Pseudo-Demosthenes' Against Neaera

We'll be reading Against Neaera, speech number 59 in the "Demosthenic corpus," though the speech isn't actually by Demosthenes.

Accessing the Reading

Via Bb PDFs. (In Demosthenes. Demosthenes. Speeches 50–59. Trans. Victor Bers. Austin: University of Texas Press, 2003. Print.)

Journal Entries

Having read already several sources relating to Greek/Athenian women, do you agree / disagree with the following, probably the most famous sentence of the speech, at least insofar as it applies to its world: "We [Athenian men] have prostitites for the sake of pleasure, concubines for meeting our bodily needs day-to-day, but wives for having legitimate children" (p. 191)?

  • Does that sound like a viable way to "construct" a woman's role in any society, Athenian or otherwise?
  • Do sources you're familiar with bear than out?
  • Or do they challenge that assertion?

Background

The year is 349 BCE, just a few years earlier than the trial at which Aeschines' Against Timarchus was delivered. Athens is still a democracy, and able to project her power abroad, but no longer possesses an empire.

This work, the Against Neaera, is a courtroom speech. In classical Athens, nearly all legal prosecutions (criminal and otherwise) were handled by private individuals. You could, then, use the courts as a weapon against enemies.

Here, the speaker, co-prosecutor, and likely author is Apollodorus. (The speech was transmitted from antiquity under Demosthenes' name, but Demosthenes certainly did not write this speech.) Stephanus has done wrong to Apollodorus; the aim is, then, to do harm back, in this case, by attacking Stephanus' marriage to Neaera.

Apollodorus, who quickly takes over the role of main speaker from an in-law of his, accuses the defendant, Neaera, of falsely representing herself as citizen so as to live as if in legitimate matrimony with another citizen. Athenian law did not permit Athenians to marry any but other Athenians; from 451 BCE on, the precondition for citizenship was that both one's parents be legitimate citizens.

  • Note that prostitution, however disreputable (and it was disreputable), was itself no crime. Thus posing as a citizen is the crime that Neaera, alleged to be a prostitute, has been charged with.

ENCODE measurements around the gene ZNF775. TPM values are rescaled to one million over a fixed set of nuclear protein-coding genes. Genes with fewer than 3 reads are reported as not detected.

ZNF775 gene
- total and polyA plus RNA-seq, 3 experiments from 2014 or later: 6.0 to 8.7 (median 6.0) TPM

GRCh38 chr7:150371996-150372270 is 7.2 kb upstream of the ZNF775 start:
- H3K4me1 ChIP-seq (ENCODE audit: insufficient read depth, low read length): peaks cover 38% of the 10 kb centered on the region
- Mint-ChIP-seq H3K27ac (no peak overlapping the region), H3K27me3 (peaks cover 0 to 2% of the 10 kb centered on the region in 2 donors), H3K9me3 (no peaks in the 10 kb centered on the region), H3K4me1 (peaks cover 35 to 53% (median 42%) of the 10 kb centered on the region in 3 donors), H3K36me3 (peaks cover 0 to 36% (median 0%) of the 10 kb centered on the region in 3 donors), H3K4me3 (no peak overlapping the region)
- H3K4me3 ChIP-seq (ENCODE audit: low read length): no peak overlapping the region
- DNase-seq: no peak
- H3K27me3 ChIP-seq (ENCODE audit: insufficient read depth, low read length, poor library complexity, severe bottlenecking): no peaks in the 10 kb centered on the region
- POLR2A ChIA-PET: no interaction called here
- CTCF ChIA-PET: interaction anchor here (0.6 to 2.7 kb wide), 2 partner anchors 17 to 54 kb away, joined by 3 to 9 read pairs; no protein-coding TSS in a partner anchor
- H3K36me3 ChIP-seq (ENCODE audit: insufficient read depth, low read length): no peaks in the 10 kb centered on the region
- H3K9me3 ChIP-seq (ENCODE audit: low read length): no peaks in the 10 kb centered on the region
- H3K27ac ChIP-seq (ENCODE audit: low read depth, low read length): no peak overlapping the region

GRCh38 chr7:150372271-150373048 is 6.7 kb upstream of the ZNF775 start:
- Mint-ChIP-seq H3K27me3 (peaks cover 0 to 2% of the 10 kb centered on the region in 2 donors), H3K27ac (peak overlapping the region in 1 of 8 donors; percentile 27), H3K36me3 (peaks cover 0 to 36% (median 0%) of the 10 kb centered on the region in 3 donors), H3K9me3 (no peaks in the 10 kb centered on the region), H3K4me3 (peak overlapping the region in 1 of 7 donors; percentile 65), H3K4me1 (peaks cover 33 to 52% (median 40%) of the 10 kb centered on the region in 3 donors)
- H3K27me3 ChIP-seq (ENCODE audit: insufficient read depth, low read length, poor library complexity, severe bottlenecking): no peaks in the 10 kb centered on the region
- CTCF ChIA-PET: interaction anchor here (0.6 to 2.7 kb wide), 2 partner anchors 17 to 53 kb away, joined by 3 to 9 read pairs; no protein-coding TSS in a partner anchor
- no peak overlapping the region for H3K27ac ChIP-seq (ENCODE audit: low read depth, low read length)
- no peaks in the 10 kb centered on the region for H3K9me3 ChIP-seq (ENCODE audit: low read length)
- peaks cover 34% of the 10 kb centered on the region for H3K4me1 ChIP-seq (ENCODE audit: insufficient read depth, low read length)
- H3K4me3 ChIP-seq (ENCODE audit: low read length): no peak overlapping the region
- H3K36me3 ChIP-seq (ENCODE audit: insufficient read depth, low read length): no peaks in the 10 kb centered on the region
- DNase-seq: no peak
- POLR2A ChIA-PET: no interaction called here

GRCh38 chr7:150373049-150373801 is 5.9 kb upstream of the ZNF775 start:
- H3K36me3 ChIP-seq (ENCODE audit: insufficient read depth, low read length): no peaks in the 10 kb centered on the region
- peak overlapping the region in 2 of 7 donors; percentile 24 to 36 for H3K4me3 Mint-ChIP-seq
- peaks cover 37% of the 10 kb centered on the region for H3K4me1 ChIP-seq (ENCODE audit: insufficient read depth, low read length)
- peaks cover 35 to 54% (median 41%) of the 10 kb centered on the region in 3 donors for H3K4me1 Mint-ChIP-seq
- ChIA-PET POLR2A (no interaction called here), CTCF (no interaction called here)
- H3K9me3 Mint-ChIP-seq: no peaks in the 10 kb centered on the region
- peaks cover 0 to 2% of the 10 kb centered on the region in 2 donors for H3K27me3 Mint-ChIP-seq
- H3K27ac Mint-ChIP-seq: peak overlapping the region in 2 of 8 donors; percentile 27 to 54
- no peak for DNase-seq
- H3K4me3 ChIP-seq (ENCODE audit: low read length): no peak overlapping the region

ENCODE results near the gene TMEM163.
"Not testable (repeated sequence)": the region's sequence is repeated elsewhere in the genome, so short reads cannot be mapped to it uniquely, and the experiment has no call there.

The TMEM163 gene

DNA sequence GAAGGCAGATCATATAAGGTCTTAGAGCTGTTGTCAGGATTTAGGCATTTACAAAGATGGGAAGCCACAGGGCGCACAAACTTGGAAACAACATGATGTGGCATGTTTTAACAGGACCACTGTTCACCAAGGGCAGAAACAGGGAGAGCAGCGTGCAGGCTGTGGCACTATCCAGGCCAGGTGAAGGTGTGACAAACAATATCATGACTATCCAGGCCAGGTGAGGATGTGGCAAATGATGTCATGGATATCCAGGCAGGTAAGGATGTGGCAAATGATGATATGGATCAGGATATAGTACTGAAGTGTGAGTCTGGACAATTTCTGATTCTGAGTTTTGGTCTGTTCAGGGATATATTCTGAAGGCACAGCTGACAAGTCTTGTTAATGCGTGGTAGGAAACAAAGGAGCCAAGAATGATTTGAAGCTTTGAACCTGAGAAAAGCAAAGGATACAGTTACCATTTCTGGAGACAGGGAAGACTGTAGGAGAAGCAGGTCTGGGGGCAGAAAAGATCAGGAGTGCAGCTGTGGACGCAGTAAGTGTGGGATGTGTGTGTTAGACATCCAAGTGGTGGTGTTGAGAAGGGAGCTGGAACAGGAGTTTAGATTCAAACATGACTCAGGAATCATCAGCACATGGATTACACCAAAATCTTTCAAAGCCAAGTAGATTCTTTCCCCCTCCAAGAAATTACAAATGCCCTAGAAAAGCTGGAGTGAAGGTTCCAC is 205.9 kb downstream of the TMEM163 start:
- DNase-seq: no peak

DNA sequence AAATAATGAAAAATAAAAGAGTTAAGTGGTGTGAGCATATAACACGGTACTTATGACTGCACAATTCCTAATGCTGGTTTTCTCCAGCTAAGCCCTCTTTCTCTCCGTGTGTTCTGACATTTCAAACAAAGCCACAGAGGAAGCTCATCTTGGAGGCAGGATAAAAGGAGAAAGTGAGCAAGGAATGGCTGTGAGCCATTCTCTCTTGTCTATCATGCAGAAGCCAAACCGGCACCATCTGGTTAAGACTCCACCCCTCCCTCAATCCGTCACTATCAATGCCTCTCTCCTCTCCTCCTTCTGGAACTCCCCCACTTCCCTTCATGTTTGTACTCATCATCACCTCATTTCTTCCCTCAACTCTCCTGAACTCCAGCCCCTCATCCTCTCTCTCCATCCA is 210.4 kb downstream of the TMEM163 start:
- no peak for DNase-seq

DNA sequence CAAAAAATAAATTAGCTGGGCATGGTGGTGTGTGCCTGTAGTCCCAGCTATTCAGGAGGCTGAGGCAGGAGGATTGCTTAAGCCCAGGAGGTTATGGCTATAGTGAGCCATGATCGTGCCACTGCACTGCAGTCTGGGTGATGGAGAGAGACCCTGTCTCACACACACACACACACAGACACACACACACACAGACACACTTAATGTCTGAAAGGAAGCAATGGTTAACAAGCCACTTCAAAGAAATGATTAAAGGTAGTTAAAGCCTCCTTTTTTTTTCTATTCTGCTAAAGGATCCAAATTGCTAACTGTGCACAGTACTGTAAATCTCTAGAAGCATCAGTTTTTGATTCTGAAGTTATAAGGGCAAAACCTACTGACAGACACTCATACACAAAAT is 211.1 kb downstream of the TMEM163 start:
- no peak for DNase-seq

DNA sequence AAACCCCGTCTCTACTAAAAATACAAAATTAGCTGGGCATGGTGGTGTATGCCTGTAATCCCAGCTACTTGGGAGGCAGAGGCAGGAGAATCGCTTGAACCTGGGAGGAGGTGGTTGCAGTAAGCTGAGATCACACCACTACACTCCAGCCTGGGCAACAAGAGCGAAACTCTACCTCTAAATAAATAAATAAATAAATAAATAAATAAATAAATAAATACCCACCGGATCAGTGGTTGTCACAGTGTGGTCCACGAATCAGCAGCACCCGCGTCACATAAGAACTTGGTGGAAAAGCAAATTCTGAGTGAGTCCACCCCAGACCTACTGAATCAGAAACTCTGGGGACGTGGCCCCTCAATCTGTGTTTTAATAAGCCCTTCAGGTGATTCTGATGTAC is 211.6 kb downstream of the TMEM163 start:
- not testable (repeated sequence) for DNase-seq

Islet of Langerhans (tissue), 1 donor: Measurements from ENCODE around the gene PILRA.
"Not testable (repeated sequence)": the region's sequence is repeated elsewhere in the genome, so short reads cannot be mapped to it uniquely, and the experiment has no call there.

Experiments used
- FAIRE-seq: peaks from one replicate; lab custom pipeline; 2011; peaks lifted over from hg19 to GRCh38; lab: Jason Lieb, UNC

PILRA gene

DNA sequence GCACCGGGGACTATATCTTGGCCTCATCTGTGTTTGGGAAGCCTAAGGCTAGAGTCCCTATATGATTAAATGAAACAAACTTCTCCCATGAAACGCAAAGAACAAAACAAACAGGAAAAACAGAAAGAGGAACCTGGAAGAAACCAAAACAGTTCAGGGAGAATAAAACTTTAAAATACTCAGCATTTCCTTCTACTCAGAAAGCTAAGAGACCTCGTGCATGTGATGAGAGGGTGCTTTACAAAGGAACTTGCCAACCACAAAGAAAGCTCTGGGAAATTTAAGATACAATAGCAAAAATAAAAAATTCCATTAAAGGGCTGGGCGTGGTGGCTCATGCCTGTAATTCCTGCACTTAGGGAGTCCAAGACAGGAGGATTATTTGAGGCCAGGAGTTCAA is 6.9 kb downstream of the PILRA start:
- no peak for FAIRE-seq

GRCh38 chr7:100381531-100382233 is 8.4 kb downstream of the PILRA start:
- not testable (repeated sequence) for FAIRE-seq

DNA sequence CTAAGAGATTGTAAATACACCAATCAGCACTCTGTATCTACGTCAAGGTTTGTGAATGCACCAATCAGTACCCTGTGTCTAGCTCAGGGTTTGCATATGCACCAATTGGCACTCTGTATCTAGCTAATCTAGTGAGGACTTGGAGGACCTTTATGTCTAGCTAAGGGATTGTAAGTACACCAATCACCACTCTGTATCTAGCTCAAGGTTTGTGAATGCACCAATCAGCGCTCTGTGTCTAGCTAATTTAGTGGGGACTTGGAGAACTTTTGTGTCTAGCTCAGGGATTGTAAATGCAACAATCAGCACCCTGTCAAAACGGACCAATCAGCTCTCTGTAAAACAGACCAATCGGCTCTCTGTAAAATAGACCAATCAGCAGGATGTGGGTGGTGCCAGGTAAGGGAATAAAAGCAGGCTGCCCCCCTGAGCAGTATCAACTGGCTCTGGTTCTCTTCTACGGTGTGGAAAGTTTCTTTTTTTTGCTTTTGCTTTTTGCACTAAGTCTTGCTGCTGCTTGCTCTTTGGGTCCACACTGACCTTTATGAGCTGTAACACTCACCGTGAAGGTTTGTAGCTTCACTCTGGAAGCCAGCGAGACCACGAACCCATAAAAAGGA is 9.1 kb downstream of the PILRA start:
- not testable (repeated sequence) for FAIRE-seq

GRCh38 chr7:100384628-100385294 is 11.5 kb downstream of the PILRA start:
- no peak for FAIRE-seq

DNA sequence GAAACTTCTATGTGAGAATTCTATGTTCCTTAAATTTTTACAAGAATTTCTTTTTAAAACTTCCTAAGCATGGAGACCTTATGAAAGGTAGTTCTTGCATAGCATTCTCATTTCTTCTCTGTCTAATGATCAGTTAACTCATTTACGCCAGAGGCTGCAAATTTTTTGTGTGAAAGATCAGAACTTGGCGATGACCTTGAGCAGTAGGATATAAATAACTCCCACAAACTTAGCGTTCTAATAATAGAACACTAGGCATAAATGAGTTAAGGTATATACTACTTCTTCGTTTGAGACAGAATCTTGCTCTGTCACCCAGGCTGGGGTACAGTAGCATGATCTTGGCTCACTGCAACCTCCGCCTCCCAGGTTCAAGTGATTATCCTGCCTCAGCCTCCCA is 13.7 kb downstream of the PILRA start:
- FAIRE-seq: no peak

If found guilty, Neaera will be sold into slavery and her "husband," fined one thousand drachmas, a large, but not necessarily ruinous sum.

So the speech would seem to contain important data relevant to the ideologies and actualities pertaining to classical Athenian women: citizens, non-citizens, respectable, otherwise. Sections 1-15 lay out the judicial-political background to the feud lying behind the trial; the prosecution of Neaera begins in earnest in section 16.

Cast of Characters includes:

Neaera: The defendant, claims to be Athenian, but is alleged by Apollodorus to be an ex-slave and prostitute.

Apollodorus: The co-prosecutor and speaker.

Stephanus: Lives with Neaera as if they were married (he's a citizen, but she's allegedly not).

Phano: Neaera's daughter; married off to Phrastor; later married off to Theogenes, the king-archon (an important religious official at Athens — his wife has important religious duties, too).

Epaenetus: Allegedly, victim of a fraud involving Phano and Stephanus.

Ex-lovers of Neaera allegedly include Simus, Timanoridas, Eucrates, Phrynion.

Study Questions

  1. JOURNAL QUESTION AGAIN: Having read already several sources relating to Greek/Athenian women, do you agree / disagree with the following, probably the most famous sentence of the speech: "We [Athenian men] have prostitites for the sake of pleasure, concubines for meeting our bodily needs day-to-day, but wives for having legitimate children" (p. 191)?
    • Does that sound like a viable way to "construct" a woman's role in any society, Athenian or otherwise?
    • Do sources you're familar with bear than out?
    • Or do they challenge that assertion?

  2. (related to above) What are the details, as described in this speech, of roles prescribed for women?

  3. What generalizations about women — their character, powers, etc. — are stated or implied in the speech? What positive and/or negative qualities are attributed to them? One place to look for this is sections 56-57, but what else can you find?

  4. What ideals/criteria does the speech presuppose for judging a woman's character and conduct? What societal values are here reflected?

  5. How do issues of insider/outsider — "us" and "them" — seem to figure into the moral calculus of the speech?

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